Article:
Posted Aug 20, 2012 07:24 pm CDT
An East Texas-based food company specializing in fajita meat has agreed to pay $392,000 to settle a dispute over how its resale of meat intended for pet food ended up on plates in federal prisons.
At issue were raw “beef trimmings” that were supposed to be used for cans of pet food, but instead were sold by John Soules Foods to a meat broker who sold the trimmings for human consumption, the Dallas Morning News reports.
The boxes of meat, which were not labeled as pet food, ultimately were sold to the Federal Bureau of Prisons in 2006 and 2007, according to the U.S. Attorney’s Office in the Eastern District of Texas, which announced the settlement Friday.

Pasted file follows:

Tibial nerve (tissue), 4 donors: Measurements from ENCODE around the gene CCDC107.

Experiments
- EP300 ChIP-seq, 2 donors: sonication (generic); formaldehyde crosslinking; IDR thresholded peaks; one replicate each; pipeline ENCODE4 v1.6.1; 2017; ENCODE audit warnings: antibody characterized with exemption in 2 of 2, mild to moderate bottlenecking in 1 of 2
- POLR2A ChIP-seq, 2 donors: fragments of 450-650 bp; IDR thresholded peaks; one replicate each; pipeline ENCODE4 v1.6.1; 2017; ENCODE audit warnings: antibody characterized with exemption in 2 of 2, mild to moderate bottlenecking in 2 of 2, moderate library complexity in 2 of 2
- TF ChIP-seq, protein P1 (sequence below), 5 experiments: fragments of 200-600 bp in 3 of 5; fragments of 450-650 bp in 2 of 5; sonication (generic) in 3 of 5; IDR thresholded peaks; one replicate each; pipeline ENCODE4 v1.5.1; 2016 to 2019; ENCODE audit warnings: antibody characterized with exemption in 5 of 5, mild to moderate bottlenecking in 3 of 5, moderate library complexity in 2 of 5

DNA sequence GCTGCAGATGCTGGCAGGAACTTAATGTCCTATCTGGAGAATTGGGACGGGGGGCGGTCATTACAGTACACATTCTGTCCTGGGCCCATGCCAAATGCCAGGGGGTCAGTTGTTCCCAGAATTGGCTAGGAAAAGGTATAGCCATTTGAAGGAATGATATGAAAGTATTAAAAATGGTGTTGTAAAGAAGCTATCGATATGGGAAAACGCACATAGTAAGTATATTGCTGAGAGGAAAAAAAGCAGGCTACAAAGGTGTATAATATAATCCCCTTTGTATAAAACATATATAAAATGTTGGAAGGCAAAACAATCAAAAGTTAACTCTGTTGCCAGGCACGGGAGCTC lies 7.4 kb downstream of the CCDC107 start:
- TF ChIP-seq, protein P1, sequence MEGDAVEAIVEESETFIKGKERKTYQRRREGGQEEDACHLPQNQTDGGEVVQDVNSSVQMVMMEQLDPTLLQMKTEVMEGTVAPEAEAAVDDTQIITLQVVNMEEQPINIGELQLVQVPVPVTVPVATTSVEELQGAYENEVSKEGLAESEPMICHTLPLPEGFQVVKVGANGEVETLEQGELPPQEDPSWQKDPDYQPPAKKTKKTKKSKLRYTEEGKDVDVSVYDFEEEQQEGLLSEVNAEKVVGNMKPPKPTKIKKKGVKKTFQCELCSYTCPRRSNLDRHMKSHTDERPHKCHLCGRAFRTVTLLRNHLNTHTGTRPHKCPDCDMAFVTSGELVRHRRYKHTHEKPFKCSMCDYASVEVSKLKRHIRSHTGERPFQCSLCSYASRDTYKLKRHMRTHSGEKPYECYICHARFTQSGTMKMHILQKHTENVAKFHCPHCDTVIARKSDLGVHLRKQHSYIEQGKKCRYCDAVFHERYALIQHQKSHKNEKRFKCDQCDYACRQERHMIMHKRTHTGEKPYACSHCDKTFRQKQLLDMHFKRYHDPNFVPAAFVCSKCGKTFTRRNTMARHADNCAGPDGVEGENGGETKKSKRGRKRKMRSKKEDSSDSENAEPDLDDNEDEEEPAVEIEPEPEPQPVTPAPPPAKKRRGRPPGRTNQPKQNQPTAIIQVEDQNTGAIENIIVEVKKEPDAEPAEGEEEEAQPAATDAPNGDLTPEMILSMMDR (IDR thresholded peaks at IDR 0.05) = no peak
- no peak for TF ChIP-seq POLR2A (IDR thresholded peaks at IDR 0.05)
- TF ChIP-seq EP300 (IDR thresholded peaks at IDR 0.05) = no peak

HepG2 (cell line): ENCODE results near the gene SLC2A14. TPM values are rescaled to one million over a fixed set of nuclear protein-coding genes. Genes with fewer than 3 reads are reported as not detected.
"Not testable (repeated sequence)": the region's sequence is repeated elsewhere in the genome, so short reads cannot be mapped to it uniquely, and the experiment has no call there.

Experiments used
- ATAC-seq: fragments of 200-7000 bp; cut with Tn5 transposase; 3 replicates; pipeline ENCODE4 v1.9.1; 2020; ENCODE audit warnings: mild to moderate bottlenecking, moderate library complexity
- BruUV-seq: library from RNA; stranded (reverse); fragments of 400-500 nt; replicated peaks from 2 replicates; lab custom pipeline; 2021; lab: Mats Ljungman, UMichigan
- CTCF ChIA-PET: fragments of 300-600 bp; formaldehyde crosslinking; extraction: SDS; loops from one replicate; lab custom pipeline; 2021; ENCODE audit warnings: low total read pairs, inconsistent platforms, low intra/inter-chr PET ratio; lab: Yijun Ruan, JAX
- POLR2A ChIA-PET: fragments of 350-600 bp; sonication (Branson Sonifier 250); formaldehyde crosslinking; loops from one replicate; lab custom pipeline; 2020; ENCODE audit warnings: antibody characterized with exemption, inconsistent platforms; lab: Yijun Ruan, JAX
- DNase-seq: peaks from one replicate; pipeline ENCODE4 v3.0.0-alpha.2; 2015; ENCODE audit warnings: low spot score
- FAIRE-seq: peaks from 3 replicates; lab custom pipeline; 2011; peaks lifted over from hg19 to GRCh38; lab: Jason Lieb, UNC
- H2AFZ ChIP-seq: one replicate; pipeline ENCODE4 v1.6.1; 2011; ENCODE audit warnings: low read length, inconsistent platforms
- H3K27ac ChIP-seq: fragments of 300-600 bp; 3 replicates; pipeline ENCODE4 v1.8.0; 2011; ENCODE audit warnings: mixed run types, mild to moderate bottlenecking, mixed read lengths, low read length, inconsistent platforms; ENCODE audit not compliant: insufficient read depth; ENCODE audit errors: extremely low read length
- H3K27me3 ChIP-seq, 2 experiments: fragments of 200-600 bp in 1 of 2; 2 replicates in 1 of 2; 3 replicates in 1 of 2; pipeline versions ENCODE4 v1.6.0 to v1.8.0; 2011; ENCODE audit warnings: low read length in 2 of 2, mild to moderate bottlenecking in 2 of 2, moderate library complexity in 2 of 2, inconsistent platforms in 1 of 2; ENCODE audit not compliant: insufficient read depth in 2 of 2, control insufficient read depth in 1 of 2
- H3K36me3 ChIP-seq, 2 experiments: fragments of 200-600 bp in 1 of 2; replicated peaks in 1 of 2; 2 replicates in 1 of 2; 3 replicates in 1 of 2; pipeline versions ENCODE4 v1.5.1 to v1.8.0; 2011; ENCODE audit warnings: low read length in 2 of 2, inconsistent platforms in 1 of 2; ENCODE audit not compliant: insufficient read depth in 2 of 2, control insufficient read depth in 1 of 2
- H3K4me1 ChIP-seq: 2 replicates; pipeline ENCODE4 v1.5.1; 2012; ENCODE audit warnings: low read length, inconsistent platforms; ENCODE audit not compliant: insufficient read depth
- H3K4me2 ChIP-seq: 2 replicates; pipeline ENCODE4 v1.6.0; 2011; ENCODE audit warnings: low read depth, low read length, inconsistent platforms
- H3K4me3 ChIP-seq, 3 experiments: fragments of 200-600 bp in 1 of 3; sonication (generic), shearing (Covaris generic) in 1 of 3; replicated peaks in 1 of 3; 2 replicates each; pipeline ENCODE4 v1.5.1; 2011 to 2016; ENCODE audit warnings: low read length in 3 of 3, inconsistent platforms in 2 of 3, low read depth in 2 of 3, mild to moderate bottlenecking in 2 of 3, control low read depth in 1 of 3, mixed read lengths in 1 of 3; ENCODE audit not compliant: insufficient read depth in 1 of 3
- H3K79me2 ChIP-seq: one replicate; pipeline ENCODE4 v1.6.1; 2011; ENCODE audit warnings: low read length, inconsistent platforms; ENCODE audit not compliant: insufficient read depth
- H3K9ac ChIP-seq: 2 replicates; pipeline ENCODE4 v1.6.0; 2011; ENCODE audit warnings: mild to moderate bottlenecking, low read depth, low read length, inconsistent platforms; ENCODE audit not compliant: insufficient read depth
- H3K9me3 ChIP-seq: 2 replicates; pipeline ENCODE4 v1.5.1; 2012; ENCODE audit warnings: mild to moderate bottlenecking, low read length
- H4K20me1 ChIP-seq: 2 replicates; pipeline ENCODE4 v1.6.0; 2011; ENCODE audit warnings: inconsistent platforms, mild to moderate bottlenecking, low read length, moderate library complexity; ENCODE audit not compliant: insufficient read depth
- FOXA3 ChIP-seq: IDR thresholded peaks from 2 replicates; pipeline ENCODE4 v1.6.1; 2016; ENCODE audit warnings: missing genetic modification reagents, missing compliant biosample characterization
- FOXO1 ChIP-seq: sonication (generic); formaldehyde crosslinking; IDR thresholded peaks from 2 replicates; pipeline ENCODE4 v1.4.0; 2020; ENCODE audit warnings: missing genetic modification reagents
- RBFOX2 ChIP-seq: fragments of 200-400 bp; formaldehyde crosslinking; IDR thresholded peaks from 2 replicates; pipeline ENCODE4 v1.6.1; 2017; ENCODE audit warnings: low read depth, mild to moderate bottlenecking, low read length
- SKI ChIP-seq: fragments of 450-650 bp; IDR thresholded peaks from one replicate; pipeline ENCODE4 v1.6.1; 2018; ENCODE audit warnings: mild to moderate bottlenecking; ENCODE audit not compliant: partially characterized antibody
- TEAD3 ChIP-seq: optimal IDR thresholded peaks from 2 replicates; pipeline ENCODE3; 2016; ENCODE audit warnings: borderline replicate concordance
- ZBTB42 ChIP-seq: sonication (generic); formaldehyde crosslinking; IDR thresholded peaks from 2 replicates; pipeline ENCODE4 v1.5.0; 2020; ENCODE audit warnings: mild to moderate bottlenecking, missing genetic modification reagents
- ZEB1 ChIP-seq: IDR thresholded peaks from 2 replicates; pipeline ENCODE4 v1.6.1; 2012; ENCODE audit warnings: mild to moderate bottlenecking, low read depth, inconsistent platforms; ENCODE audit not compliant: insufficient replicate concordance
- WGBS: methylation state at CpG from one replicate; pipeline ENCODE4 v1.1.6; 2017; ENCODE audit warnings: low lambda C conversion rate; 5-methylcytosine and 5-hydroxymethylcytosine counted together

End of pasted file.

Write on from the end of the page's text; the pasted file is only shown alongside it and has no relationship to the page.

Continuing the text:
“There is no evidence that anyone who consumed any of the ‘beef trimmings’ product suffered any ill effects,” a news release detailing the settlement notes.
As part of the settlement, John Soules Foods has agreed to adopt new procedures, but didn’t admit any wrongdoing. The payment is aimed at reimbursing the government for the cost of its three-year investigation.
Hat Tip: The Crime Report